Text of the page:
We can learn a lot from the example of Tom Curren. If pursuing the title of Master of Wine or Master Sommelier enhances your passion for wine and furthers your personal wine growth, then go for it. Just remember, the value is in the journey rather than the destination. 

 
the socialite

Dining Out for Life

Dining Out for Life
Thu., April 26, 2007

Various locations
San Francisco, CA

website


APRIL 10, 2007 | SAN FRANCISCO The annual ~DINING OUT FOR LIFE~ event is coming up, and I have a couple friends hosting dinners at restaurants around the city. My friend William is hosting at Indigo, which is offering the “Ultimate Wine Dinner” for $49 served from 8pm to close, which is a prix-fixe dinner (choice of appetizer, entrée, and dessert) and all the wine you can drink from a selection of eight wines. (There is also an early bird prix-fixe menu from 5pm-7pm for $29.95.) You can make a reservation by calling 415-673-9353 or use this Open Table link, 687 McAllister Street at Gough.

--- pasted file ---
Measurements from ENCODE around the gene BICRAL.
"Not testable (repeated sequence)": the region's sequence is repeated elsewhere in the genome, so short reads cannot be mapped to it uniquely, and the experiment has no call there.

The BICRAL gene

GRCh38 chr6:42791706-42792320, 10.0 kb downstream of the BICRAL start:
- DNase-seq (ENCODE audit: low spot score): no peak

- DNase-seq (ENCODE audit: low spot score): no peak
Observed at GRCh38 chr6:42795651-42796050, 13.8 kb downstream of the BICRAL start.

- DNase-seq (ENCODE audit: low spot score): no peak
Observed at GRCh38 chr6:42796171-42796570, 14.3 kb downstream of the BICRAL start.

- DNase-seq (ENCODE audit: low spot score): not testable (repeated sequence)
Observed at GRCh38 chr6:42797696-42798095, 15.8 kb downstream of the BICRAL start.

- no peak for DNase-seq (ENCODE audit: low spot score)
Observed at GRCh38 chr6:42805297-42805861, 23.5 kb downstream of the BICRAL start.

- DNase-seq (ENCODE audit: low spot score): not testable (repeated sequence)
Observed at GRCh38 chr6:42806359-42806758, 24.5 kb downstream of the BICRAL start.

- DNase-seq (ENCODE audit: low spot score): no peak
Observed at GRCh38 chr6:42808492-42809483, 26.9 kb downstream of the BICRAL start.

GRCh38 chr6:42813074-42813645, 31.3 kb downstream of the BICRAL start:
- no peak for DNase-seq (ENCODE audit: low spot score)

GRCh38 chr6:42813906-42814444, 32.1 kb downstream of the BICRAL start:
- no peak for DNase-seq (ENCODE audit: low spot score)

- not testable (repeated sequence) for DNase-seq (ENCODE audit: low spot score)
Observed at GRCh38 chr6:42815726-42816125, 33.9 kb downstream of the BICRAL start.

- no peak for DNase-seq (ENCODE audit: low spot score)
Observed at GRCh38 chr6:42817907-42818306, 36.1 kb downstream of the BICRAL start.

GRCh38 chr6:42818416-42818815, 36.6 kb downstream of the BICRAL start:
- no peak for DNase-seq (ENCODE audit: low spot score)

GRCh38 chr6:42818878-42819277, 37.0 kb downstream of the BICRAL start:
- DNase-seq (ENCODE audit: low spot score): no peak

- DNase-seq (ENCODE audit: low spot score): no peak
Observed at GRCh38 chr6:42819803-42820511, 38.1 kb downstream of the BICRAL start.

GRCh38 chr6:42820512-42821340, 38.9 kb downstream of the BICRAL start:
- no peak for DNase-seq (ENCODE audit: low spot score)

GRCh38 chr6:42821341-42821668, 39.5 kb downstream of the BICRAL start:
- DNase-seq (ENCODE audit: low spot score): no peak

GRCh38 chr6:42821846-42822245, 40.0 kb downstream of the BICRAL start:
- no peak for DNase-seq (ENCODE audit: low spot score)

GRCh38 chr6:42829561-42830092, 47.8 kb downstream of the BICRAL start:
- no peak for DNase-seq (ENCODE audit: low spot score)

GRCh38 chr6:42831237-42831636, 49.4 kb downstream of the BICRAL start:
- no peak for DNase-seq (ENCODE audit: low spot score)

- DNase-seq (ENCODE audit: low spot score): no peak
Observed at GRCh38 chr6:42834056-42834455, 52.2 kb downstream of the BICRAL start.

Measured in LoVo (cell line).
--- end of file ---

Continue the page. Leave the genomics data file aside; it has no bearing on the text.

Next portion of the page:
Sam at Becks & Posh is also is also hosting dinner at ACME Chophouse. There are 75 participating restaurants in all, some doing lunch and/or dinner. Wherever you go, check out the raffle envelopes at the restaurant. If you enclose your own donation to STOP AIDS, in addition to the part of your bill the restaurant will donate, you’ll be entered in a raffle with some great prizes, like airline tickets, hotel stays, and restaurant gift certificates. You get one raffle entry for each $5.00 donated. 

Meals on Wheels

Star Chefs and Vintners Gala by Meals on Wheels
Sun., May 20, 2007

Fort Mason
Festival Pavilion
San Francisco, CA

415-920-1111
ext. 221

website

5pm reception

$350 per person*
($300 is tax deductible)


APRIL 10, 2007 | SAN FRANCISCO Get your tickets now, friends, for one of the hottest events of the year: the ~MEALS ON WHEELS of SAN FRANCISCO'S 20th ANNUAL STAR CHEFS & VINTNERS GALA~. The line up is a serious who’s who of local chefs. Here’s more from them: